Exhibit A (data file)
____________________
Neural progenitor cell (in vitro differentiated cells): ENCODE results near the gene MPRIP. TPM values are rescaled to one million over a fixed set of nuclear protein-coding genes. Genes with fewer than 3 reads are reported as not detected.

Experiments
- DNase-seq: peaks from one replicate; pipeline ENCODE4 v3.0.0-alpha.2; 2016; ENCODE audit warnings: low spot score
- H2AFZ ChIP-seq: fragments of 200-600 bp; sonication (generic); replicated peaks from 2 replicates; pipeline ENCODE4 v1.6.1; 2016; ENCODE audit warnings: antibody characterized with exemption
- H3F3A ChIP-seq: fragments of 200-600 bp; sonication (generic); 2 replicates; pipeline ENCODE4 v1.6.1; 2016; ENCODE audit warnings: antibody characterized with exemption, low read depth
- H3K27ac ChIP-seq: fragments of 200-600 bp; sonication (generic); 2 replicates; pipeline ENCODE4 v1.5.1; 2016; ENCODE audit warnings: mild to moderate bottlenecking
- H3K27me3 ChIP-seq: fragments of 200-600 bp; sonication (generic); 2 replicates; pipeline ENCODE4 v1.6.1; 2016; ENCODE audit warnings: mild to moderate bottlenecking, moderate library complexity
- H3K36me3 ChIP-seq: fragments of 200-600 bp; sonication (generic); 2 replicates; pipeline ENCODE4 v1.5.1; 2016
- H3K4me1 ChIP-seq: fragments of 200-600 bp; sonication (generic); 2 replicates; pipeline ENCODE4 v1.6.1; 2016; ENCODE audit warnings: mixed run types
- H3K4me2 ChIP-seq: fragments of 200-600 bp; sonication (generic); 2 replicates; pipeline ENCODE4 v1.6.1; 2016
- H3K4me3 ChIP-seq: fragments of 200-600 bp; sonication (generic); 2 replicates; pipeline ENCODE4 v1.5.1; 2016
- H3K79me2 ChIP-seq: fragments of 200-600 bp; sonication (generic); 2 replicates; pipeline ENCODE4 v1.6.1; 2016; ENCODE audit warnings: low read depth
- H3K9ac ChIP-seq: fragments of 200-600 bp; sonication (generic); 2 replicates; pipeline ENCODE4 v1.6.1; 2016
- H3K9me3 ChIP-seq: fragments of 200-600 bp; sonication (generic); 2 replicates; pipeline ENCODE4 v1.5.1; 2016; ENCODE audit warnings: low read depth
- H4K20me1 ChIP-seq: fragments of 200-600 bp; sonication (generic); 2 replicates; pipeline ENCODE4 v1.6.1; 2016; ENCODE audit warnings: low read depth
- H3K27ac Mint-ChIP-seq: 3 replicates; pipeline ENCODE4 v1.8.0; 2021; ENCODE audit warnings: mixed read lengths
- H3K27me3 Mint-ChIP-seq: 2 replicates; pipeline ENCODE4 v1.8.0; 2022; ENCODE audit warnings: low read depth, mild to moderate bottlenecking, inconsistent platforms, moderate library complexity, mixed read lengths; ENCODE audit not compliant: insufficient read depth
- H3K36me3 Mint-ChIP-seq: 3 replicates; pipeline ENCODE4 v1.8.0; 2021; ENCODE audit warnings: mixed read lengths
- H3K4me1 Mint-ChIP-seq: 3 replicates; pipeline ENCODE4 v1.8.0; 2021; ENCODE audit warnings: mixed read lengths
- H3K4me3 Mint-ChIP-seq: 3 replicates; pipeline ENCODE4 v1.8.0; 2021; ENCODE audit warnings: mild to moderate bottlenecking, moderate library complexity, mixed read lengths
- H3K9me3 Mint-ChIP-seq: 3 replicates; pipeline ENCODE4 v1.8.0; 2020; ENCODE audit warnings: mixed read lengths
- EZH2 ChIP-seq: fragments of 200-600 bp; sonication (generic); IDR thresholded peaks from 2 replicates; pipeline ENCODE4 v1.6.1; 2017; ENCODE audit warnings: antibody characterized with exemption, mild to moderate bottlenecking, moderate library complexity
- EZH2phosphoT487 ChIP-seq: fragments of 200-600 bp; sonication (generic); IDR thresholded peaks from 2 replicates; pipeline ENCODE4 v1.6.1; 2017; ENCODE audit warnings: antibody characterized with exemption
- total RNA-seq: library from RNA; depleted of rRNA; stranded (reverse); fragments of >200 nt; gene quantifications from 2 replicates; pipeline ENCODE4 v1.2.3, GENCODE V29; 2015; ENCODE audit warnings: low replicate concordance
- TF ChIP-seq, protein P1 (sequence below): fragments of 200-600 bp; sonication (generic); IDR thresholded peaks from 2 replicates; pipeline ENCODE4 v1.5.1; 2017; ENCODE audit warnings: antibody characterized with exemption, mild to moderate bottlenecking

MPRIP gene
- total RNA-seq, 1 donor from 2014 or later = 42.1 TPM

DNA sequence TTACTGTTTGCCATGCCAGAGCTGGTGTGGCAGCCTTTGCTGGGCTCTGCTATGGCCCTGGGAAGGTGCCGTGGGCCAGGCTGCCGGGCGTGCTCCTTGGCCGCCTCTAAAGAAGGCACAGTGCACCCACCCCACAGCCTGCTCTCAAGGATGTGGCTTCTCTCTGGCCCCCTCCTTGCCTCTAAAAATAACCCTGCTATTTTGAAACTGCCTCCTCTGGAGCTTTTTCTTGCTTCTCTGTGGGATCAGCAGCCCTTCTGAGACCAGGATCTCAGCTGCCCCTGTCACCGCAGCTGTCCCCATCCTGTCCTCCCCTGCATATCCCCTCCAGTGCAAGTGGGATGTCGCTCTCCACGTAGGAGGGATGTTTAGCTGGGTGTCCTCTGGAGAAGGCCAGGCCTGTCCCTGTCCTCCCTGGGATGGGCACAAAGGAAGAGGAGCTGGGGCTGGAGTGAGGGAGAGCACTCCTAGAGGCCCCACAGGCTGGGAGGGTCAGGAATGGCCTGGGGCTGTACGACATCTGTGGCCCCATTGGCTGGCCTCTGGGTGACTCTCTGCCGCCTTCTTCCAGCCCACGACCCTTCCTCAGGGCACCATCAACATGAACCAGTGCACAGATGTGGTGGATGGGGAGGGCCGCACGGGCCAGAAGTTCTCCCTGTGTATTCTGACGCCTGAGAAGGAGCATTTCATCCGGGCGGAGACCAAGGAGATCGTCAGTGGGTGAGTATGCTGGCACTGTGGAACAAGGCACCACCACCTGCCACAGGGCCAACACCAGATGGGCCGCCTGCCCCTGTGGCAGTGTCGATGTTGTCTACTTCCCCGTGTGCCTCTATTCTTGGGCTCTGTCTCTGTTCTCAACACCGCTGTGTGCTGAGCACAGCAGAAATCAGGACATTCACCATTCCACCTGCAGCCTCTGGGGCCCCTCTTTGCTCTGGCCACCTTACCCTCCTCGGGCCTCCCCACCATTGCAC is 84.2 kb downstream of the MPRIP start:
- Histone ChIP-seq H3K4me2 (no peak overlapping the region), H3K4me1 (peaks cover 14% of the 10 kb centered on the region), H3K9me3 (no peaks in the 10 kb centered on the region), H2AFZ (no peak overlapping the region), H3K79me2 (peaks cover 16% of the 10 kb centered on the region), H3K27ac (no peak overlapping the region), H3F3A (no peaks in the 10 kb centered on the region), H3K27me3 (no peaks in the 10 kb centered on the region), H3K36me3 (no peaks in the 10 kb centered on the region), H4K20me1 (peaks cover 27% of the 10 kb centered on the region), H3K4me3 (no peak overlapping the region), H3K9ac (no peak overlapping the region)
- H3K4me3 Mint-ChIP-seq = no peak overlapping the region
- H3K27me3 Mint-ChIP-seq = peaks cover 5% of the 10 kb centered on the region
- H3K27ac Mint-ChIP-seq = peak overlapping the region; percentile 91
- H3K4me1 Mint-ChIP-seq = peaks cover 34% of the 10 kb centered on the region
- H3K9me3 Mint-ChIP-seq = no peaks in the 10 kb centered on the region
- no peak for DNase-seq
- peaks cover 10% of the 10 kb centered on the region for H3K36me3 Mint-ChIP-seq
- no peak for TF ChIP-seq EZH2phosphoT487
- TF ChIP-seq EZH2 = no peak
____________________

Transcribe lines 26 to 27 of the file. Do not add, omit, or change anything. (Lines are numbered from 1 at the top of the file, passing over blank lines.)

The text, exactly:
MPRIP gene
- total RNA-seq, 1 donor from 2014 or later = 42.1 TPM